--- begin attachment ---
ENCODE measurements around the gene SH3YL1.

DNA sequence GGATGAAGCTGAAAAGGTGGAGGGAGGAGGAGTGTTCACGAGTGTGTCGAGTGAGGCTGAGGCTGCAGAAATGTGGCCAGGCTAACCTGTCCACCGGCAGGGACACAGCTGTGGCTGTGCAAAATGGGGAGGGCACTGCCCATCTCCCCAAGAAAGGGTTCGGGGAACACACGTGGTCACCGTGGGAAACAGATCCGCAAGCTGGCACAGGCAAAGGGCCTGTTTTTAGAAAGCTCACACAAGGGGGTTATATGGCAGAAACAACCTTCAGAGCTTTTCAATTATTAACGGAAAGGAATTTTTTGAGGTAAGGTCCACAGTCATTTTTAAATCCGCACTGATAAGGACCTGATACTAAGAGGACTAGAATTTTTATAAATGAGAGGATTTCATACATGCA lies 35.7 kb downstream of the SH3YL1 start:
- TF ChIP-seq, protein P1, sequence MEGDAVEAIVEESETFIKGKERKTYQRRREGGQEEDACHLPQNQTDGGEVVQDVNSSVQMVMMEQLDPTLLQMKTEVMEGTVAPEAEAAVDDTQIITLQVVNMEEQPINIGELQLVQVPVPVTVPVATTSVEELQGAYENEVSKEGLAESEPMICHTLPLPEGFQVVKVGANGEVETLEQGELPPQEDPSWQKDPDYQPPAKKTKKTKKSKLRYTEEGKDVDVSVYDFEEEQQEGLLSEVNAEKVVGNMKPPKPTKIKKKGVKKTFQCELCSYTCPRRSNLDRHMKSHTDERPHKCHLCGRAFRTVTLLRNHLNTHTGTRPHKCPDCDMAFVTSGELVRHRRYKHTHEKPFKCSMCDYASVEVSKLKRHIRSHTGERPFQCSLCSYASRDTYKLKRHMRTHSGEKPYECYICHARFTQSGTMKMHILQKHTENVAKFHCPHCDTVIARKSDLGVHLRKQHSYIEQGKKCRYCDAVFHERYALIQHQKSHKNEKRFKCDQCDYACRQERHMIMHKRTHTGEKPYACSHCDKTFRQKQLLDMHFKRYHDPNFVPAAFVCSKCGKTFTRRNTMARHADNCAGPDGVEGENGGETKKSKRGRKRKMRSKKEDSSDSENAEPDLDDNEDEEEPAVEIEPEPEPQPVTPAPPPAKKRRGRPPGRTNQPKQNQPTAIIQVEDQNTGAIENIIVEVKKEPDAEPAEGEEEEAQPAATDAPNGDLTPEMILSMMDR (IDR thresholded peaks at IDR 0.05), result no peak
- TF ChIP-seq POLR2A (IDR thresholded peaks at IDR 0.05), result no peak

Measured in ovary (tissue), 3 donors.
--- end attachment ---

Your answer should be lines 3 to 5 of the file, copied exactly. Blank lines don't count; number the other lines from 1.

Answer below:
- TF ChIP-seq, protein P1, sequence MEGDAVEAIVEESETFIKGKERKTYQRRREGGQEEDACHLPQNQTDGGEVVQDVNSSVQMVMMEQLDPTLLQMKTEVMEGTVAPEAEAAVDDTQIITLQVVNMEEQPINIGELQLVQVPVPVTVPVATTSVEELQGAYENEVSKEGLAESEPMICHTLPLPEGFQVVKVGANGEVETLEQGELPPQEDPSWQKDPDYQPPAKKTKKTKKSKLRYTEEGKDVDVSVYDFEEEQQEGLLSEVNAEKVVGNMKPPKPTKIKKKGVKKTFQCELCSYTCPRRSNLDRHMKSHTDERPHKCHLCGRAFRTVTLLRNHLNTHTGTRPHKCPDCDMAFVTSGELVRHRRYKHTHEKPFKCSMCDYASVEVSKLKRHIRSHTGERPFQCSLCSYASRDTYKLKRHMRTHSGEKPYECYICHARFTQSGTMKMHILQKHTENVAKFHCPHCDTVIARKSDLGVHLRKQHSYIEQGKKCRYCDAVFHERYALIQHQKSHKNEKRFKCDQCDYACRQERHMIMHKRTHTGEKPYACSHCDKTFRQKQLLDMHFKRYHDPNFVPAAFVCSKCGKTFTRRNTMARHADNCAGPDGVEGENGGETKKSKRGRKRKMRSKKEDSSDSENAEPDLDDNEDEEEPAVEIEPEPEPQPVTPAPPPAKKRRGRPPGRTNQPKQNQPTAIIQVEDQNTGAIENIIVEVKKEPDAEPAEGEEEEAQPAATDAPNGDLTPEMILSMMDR (IDR thresholded peaks at IDR 0.05), result no peak
- TF ChIP-seq POLR2A (IDR thresholded peaks at IDR 0.05), result no peak

Measured in ovary (tissue), 3 donors.